Why Scientists Are Training Wolves to Run on a Treadmill

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Researchers at the Wolf Science Center in Ernstbrunn, Austria, have constructed what is perhaps the world’s largest treadmill. Built not for fitness-loving scientists but for the wolves and dogs under their care, the treadmill was designed to help researchers gather valuable information on animal cooperation and socialization.

Kim Kortekaas, a researcher at the Wolf Science Center, tells Scientific American that scientists often make up puzzles or problems for animals to solve together in order to test their cooperation—but these puzzles aren’t necessarily akin to anything the animals would encounter in the wild. She explains, “Many studies test cooperation in animals with the help of equipment where pairs of animals have to, for example, pull or push something together to be able to receive a reward. However, many of these experiments are very artificial and don't take into account the ecology of the animal.”

While wolves are unlikely to come across a treadmill in the wild, the researchers claim the running track will allow them to study wolf cooperation in a more natural setting, since wolves often run and hunt together. Kortekaas says, “The treadmill should be a more natural way of testing how willing the animals are to work and run together and afterwards share their food. Does it depend on their partner? If yes, can we also see this in their behavior or physiology?”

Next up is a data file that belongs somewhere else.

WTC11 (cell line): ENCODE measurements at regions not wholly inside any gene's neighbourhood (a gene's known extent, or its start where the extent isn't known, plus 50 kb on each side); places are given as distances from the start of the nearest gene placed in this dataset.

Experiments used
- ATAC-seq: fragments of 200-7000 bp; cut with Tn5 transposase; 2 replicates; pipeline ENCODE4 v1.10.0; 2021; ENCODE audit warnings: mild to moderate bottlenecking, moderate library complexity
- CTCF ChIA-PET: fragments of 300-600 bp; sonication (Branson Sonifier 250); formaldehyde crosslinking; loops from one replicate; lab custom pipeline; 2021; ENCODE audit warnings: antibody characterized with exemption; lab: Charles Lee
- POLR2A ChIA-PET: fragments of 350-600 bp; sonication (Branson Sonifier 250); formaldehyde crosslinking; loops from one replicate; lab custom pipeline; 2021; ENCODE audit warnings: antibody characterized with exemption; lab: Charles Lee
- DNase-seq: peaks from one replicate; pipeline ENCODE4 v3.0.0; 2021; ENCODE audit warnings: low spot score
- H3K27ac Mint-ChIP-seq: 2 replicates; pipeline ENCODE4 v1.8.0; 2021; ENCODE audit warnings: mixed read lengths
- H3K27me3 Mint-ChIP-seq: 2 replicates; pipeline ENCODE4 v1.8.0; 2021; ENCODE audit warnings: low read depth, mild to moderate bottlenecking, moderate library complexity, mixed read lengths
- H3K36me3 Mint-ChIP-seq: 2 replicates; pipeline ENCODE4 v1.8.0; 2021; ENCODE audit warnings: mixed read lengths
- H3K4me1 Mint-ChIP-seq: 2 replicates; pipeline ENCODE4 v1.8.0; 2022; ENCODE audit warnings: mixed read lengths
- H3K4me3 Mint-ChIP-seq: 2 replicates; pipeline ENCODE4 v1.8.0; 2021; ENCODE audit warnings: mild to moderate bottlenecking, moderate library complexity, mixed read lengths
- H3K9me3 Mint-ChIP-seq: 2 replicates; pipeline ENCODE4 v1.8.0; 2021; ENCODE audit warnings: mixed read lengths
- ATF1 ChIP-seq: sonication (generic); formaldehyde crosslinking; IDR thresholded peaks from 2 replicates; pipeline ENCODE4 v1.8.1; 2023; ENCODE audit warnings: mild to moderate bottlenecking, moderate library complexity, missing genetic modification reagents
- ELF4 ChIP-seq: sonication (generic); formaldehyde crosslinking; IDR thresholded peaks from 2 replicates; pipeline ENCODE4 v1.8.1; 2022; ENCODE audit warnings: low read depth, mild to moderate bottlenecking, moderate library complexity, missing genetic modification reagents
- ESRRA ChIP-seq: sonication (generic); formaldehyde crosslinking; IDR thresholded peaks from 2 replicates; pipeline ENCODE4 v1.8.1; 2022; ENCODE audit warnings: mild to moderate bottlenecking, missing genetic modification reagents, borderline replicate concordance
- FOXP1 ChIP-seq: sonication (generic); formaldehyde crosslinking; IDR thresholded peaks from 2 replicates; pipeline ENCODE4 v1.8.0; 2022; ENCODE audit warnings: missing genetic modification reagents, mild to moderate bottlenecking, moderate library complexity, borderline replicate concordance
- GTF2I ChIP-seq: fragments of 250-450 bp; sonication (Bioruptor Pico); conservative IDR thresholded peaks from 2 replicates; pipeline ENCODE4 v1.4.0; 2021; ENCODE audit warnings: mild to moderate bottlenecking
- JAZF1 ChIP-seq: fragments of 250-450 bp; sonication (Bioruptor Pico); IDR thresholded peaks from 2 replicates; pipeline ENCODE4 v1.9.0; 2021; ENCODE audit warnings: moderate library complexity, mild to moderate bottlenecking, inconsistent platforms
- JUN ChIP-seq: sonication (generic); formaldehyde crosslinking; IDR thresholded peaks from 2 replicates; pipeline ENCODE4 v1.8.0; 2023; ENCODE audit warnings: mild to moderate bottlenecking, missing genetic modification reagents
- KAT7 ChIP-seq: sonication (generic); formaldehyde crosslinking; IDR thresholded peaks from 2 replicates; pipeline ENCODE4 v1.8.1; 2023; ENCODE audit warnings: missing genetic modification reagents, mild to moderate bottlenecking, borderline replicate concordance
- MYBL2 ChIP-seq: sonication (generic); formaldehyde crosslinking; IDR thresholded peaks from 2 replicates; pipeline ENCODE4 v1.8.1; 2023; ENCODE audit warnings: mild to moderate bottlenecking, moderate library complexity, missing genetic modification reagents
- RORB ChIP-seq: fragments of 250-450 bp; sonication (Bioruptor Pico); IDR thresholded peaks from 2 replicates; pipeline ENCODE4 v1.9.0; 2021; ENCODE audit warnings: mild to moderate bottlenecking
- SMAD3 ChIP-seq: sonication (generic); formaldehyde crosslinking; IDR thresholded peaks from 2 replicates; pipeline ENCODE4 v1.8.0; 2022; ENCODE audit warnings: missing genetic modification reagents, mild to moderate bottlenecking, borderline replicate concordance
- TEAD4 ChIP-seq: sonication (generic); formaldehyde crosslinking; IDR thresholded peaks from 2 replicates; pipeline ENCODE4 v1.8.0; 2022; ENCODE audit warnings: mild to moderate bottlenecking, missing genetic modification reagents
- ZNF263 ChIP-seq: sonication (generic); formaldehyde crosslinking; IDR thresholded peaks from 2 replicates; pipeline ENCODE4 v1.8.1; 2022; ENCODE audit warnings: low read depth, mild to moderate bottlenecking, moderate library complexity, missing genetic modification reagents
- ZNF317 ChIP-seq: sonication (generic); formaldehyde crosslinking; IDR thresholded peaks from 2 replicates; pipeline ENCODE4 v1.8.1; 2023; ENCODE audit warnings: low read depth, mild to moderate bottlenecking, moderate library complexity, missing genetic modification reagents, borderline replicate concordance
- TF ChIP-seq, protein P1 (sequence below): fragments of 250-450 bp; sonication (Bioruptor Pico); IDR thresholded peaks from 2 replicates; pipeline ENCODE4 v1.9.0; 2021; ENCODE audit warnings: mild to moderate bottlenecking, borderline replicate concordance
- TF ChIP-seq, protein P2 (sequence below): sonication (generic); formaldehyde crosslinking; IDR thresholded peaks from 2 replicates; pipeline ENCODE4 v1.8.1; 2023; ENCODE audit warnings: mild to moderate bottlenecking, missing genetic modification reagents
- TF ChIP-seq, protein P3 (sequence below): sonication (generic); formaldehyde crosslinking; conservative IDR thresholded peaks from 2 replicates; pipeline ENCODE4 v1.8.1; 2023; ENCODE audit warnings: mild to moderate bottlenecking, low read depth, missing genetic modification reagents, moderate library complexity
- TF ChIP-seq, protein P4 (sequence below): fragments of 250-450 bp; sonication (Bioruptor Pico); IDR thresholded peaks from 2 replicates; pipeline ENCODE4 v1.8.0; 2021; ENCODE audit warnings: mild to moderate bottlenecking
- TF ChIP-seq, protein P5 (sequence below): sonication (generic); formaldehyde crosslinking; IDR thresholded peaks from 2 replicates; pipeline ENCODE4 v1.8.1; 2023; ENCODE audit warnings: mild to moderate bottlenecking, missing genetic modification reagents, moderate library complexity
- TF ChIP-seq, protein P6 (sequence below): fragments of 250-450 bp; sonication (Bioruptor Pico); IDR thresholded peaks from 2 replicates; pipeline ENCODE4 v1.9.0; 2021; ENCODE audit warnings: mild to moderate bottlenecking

But before researchers could use the treadmill to study cooperation, they had to train the wolves to use it. They started by teaching the animals to touch a target with their noses, then hung the target over the treadmill, slowly increasing its speed as the animals gradually acclimated to the moving walkway. Now, after a laborious training process, both dogs and wolves at the center are comfortable and enthusiastic treadmill users—which means, much like the canines, the scientists’ behavioral study will soon be up and running.

[h/t Scientific American]